Capital gains tax is due when any part of a rented property is sold, although no capital gains tax is due if part of the garden of a main residence is sold.
                  It may be sensible to consider whether the garden land behind the rental house is added to the title for the main residence, which may entail an application to transfer part of the rental title with a request to Land Registry to add that land to the original residential title rather than give it a separate title number.

                  Then if you can sell off the larger area of garden in the future it is part of your main residence and free of CGT.

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                    #10
                    It is a interesting idea guys.

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                      #11
                      Thank you Pilman, that sounds like a good idea.

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                        #12
                        Originally posted by Thyrsis View Post
                        Thank you Pilman, that sounds like a good idea.
                        To be frank I am not sure it will actually achieve anything. When it comes to tax what is important is the history of each part of the land and not a question of which part is registered under which title. Equally, whether any part of a holding comes within the curtilage of a dwelling does not depend on how the land is registered.

                        Apart from that, you may have difficulty persuading the Land Registry. I do not know the Registry's current practice, but when I was in practice they would only amalgamate titles on a dealing or for a good reason. A good reason would be where a developer had acquired a site piecemeal which he intends to sell off in plots. Life is easier for everyone, including the Registry, if the estate is registered under a single title. So far as the Registry are concerned, moving land from one title to another where both titles have the same proprietor serves no purpose.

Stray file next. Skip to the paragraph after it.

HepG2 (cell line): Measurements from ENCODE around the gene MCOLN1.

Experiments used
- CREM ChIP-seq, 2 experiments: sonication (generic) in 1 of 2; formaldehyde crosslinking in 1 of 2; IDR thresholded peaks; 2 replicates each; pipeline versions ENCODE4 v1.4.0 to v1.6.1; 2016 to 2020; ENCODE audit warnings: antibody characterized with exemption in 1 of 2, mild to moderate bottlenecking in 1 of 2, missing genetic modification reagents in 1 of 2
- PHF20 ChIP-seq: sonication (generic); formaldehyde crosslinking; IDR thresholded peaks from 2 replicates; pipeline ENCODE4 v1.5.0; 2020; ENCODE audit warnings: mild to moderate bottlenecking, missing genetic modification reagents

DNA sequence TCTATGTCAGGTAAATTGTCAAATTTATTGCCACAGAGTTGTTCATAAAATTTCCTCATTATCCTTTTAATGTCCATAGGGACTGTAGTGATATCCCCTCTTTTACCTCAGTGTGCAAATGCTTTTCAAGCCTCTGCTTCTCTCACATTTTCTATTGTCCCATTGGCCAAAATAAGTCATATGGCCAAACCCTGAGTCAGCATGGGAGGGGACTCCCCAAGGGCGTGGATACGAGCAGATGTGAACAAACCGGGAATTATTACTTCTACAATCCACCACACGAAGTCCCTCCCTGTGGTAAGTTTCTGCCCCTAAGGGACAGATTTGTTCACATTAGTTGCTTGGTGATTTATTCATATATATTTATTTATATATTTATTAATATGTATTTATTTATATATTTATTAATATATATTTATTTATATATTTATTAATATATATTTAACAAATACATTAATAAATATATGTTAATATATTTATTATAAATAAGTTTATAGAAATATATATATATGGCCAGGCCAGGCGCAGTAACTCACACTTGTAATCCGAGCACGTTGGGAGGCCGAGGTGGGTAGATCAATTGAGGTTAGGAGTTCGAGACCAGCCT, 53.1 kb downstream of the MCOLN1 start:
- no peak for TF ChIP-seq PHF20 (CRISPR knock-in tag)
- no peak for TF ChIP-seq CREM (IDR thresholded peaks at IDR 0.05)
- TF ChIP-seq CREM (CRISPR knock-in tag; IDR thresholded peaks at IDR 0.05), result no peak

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                          #13
                          Equally, whether any part of a holding comes within the curtilage of a dwelling does not depend on how the land is registered.
                          The word "curtilage" is used when the area available for Permitted Development Rights for additional out-buildings needs to be assessed, but the word "garden" is used when additional land with that existing use is added to a residential property by buying or transferring an existing adjacent garden area to be used by the owner of the now larger property that is part of a main private residence.

                          The Principle Private Residence relief offered by HM Revenue & Customs when dealing with Capital Gains Tax does not use the word curtilage, which has a more limited legal meaning than the description "garden".

                          Obviously the person considering the acquisition of extra garden land with the ultimate intention of selling it with part of the original garden may fall foul of the GGT rules regarding such matters, but I thought it worth mentioning after reading this posting.